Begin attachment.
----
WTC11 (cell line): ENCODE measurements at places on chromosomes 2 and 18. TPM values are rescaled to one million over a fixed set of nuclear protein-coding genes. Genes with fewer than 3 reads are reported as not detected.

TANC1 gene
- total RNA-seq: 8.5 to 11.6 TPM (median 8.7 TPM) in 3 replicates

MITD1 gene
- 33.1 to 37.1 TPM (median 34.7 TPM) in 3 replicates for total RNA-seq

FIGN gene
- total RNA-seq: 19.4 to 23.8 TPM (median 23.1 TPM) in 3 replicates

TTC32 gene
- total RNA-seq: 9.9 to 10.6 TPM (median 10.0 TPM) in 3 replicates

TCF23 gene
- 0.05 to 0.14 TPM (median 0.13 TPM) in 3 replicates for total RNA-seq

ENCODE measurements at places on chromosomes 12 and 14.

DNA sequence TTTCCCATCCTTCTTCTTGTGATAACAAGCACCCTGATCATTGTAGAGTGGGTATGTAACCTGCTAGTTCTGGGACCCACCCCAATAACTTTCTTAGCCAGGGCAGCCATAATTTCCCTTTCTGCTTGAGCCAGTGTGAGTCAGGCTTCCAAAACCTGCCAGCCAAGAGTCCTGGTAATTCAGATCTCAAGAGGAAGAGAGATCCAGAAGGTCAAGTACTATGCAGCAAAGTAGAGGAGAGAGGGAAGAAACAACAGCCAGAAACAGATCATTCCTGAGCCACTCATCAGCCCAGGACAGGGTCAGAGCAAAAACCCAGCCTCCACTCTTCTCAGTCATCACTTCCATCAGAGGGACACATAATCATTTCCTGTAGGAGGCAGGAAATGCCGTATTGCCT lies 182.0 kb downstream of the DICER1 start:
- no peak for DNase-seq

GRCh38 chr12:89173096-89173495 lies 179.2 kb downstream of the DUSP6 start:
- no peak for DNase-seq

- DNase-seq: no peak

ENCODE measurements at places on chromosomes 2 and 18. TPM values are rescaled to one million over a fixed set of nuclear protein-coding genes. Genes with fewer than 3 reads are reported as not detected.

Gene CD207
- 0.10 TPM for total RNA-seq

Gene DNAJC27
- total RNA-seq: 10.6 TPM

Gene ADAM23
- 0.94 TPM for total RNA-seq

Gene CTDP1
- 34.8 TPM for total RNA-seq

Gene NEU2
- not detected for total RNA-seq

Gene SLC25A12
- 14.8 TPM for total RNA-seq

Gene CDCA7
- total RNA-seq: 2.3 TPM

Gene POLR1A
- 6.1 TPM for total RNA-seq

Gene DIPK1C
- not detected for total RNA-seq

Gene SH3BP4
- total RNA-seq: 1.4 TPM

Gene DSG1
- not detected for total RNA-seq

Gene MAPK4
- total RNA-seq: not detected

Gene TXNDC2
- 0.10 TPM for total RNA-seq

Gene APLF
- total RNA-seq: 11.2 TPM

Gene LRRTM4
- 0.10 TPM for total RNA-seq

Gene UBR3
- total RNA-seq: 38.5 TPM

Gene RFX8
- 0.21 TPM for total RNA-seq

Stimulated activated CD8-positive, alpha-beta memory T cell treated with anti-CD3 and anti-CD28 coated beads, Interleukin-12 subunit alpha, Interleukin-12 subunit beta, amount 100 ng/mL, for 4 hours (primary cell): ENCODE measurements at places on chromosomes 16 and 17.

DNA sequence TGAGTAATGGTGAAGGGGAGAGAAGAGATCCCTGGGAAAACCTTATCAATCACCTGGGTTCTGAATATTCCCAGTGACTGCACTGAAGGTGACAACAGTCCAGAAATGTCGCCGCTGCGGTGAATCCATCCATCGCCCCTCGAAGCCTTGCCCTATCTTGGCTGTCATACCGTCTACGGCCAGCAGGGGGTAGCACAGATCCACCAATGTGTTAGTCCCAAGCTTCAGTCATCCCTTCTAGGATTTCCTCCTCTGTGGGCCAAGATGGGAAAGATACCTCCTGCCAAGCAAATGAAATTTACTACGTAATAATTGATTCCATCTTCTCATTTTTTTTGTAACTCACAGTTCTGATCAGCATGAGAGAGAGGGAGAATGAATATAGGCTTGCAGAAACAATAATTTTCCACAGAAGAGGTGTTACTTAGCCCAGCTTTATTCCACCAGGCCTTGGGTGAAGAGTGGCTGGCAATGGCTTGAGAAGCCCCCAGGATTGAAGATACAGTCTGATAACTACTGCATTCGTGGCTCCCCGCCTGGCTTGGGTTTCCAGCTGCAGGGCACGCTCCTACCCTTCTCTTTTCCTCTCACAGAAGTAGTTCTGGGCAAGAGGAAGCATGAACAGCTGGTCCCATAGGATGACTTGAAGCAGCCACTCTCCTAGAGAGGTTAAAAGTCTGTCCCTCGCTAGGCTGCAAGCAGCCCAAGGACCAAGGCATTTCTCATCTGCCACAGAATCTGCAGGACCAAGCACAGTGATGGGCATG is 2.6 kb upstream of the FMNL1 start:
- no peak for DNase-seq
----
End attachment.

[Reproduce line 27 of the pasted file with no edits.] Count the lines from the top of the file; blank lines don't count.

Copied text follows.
Gene NEU2